School Days

Summer vacation has vanished like morning dew in the August sun. Family trips to the beach, lake, and mountains linger only as distant memories. Atlanta Public Schools began this week, and other area schools will follow soon.

During my childhood, students enjoyed a three-month summer vacation before returning to class around Labor Day. Teachers gathered one week beforehand for a mysterious rite known as “pre-planning.” During Open House, we perused the student rosters posted outside the classrooms. Teachers distributed lists of required school supplies.

My father worked for Sears-Roebuck, and his employee discount guaranteed our customer loyalty. We rode in the family station wagon to the local mall for back-to-school shopping. Sears strategically placed snack bars in the center of the stores. I still associate the start of school with the aromatic mélange of Spanish nuts, popcorn, and fruit slices.

My mother and sister spent inordinate amounts of time looking at new clothes. Three pairs of blue jeans and a few shirts met my basic fashion needs. The Sears’ “Toughskins” pants featured double-layered knees for active boys. The stiff denim emitted a chemical smell, chaffing in unmentionable places until softened by repeated washings.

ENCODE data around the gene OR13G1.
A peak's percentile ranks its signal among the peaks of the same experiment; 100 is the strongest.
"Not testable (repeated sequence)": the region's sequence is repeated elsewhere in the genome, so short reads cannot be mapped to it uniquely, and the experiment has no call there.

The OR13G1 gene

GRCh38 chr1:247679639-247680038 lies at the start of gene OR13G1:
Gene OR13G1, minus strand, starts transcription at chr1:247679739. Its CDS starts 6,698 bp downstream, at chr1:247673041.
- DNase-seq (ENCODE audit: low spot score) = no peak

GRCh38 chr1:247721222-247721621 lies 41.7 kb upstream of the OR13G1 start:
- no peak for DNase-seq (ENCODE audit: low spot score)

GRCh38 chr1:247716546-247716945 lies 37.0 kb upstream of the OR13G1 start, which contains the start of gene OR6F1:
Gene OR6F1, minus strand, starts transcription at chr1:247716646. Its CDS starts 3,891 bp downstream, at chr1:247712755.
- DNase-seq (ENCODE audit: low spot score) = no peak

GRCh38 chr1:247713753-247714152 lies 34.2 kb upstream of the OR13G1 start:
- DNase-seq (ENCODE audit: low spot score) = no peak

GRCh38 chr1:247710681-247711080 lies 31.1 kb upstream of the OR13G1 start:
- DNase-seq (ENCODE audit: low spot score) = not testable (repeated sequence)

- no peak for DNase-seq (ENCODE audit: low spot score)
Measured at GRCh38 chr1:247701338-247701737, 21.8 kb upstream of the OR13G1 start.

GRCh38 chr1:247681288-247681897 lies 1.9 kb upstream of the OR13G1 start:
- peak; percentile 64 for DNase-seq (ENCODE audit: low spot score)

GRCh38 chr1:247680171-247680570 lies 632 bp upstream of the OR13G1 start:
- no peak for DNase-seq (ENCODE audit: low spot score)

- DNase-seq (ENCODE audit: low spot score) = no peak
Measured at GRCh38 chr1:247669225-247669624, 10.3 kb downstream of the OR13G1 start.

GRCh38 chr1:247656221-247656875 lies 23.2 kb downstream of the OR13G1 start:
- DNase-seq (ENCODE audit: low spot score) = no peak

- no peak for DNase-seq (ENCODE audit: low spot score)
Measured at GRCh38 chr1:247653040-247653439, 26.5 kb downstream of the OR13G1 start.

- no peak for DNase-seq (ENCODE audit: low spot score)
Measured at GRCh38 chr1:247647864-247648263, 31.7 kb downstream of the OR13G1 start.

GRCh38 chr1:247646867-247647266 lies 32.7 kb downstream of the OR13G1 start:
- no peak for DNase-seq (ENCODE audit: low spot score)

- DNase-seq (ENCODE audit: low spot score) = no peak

I insisted on wearing Keds’ tennis shoes: “The Shoes of Champions.” Ads promised that the sneakers enabled wearers to “run faster and jump higher!” I could race the wind and win while leaping broad canyons with ease.

The school section featured aisles of supplies. We selected three-ring binders that snapped shut with the force of rat traps. Many an unwary child bore the scars of such encounters. 

Cool kids used Ticonderoga #2 pencils. No doubt Moses employed the same instrument while inscribing the Ten Commandments. We used the pencils until they were one-inch nubs that disappeared into a rotating pencil sharpener.  

Discriminating students purchased Blue Horse notebook paper, saving the Blue Horse labels to exchange for neat rewards. I do not recall ever redeeming a prize with the coveted labels, but they formed the stuff of school-day dreams.

We bought plastic rulers marked off in fractions of an inch. A zippered pencil container snapped into a notebook. We filled it with pink erasers the size of Matchbox cars. I once got a miniature stapler with a box of micro-staples and immediately mutilated a fingertip with the device.

The most important items never appeared on a supply list. My best teachers supplied me with a love of learning, thirst for knowledge, and belief in self. These dedicated educators invested their hearts and souls into their students; and the return on their investment proved invaluable.

Christa McAuliffe, the elementary school teacher who perished on the space shuttle Challenger, said, “I touch the future—I teach.” I give thanks for men and women who are teaching a new generation of students in our classrooms. May God supply their every need.

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